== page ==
CBC’s concept of branching is based on the idea of an “object”. An object has (i) a feasible region, (ii) can be evaluated for infeasibility, (iii) can be branched on, e.g., a method of generating a branching object, which defines an up branch and a down branch, and (iv) allows comparsion of the effect of branching. Instances of objects include:

Pseudo Cost Branching

If the user declares variables as integer but does no more, then CBC will treat them as simple integer variables. In many cases the user would like to do some more fine tuning. This section shows how to create integer variables with pseudo costs. When pseudo costs are given then it is assumed that if a variable is at 1.3 then the cost of branching that variable down will be 0.3 times the down pseudo cost and the cost of branching up would be 0.7 times the up pseudo cost. Pseudo costs can be used both for branching and for choosing a node. The full code is in longthin.cpp located in the CBC Samples directory.

The idea is simple for set covering problems. Branching up gets us much closer to an integer solution so we will encourage that direction by branch up if variable value > 0.333333. The expected cost of going up obviously depends on the cost of the variable. The pseudo costs are choosen to reflect that fact.

int iColumn;
int numberColumns = solver3->getNumCols();
// do pseudo costs
CbcObject ** objects = new CbcObject * [numberColumns];
// Point to objective
const double * objective = model.getObjCoefficients();
int numberIntegers=0;
for (iColumn=0;iColumn<numberColumns;iColumn++) {
  if (solver3->isInteger(iColumn)) {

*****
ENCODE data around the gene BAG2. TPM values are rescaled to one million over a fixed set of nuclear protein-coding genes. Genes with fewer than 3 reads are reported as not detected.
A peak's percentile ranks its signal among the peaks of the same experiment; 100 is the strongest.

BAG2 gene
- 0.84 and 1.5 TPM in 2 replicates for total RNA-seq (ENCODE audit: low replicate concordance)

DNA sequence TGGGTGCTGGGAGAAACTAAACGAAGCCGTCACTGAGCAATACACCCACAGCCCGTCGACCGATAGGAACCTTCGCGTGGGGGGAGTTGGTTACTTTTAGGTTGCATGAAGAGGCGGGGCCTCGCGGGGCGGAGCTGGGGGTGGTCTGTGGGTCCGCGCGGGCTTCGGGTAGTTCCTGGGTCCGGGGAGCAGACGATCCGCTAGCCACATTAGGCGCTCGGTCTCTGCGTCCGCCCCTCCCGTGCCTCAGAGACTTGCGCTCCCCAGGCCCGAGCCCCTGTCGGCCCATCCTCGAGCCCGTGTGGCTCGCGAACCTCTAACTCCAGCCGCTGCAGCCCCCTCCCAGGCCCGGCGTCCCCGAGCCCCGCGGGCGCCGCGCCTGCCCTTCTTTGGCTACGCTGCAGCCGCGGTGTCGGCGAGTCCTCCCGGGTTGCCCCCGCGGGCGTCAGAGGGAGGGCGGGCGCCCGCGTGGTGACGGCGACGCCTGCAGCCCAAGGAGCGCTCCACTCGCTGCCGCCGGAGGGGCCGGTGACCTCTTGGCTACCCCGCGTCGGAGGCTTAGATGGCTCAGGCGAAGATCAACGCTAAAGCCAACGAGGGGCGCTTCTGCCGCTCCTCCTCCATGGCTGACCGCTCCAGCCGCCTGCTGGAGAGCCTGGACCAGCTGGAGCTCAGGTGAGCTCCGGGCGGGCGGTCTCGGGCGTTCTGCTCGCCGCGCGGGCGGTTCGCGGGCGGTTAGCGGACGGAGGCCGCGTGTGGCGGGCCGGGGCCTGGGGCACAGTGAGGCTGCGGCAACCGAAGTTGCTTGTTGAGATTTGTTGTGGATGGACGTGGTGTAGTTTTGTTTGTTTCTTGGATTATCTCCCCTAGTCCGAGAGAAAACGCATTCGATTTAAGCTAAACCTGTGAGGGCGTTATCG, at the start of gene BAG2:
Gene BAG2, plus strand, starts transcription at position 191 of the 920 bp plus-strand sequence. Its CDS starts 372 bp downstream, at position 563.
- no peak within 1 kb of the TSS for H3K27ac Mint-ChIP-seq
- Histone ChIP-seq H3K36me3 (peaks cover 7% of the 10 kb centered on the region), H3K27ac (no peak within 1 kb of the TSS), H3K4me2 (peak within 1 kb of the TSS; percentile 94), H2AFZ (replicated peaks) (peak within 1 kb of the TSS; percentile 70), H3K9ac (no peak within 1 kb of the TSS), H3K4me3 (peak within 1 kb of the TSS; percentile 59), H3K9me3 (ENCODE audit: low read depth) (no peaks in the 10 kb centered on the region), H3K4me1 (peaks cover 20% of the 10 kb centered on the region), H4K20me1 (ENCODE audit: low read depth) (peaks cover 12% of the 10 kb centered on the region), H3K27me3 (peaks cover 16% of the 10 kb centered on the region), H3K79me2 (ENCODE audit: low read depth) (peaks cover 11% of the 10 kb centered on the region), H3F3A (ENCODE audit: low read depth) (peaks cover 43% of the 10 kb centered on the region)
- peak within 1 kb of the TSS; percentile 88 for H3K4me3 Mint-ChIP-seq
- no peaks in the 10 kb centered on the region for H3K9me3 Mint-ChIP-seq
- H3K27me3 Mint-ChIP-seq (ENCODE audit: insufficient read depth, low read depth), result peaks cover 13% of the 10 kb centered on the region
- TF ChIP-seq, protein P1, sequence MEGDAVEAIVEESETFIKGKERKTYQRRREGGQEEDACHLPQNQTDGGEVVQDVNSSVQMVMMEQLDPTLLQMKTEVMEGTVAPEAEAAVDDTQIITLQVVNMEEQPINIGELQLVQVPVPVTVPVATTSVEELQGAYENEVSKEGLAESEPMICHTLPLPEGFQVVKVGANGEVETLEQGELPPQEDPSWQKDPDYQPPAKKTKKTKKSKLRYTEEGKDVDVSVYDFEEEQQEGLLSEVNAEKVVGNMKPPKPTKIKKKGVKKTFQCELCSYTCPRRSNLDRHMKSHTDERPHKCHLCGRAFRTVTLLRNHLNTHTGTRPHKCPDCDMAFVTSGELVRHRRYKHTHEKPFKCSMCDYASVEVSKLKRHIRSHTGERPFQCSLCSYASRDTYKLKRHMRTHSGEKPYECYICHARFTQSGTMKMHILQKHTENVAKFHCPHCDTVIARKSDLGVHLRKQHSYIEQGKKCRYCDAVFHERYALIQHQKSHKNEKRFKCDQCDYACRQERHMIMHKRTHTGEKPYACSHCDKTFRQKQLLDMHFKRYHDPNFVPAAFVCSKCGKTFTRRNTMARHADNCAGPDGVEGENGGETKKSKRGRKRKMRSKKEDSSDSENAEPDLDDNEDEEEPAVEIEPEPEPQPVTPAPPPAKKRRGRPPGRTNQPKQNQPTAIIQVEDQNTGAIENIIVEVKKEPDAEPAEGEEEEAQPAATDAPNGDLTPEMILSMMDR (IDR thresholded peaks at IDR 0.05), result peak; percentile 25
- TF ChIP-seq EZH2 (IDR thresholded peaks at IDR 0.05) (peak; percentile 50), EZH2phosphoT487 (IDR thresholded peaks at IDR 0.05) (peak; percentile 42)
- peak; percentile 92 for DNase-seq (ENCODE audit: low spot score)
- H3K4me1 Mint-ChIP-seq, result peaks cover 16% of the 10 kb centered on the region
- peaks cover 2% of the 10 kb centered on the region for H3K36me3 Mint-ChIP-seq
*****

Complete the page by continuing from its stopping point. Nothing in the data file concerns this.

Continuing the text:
double cost = objective[iColumn];
    CbcSimpleIntegerPseudoCost * newObject =
      new CbcSimpleIntegerPseudoCost(&model,numberIntegers,iColumn,
    objects[numberIntegers++]= newObject;
// Now add in objects (they will replace simple integers)
for (iColumn=0;iColumn<numberIntegers;iColumn++)
  delete objects[iColumn];
delete [] objects;

This code also tries to give more importance to variables with more coefficients. Whether this sort of thing is worthwhile should be the subject of experimentation.

Follow-On Branching

In crew scheduling, the problems are long and thin. A problem may have a few rows but many thousands of variables. Branching a variable to 1 is very powerful as it fixes many other variables to zero, but branching to zero is very weak as thousands of variables can increase from zero. In crew scheduling problems, each constraint is a flight leg, e.g., JFK airport to DFW airport. From DFW there may be several flights the crew could take next - suppose one flight is the 9:30 flight from DFW to LAX airport. A binary branch is that the crew arriving at DFW either take the 9:30 flight to LAX or they don’t. This “follow-on” branching does not fix individual variables. Instead this branching divides all the variables with entries in the JFK-DFW constraint into two groups - those with entries in the DFW-LAX constraint and those without entries.

The full sample code for follow-on brancing is in crew.cpp located in the CBC Samples directory. In this case, the simple integer variables are left which may be necessary if other sorts of constraints exist. Follow-on branching rules are to be considered first, so the priorities are set to indicated the follow-on rules take precedence. Priority 1 is the highest priority.

int iColumn;
int numberColumns = solver3->getNumCols();
/* We are going to add a single follow-on object but we
   want to give low priority to existing integers
   As the default priority is 1000 we don't actually need to give
   integer priorities but it is here to show how.
// Normal integer priorities
int * priority = new int [numberColumns];
int numberIntegers=0;
for (iColumn=0;iColumn<numberColumns;iColumn++) {
  if (solver3->isInteger(iColumn)) {
    priority[numberIntegers++]= 100; // low priority
/* Second parameter is set to true for objects,
   and false for integers. This indicates integers */
delete [] priority;
/* Add in objects before we can give them a priority.
   In this case just one object
   - but it shows the general method
CbcObject ** objects = new CbcObject * [1];
objects[0]=new CbcFollowOn(&model);
delete objects[0];
delete [] objects;
// High priority
int followPriority=1;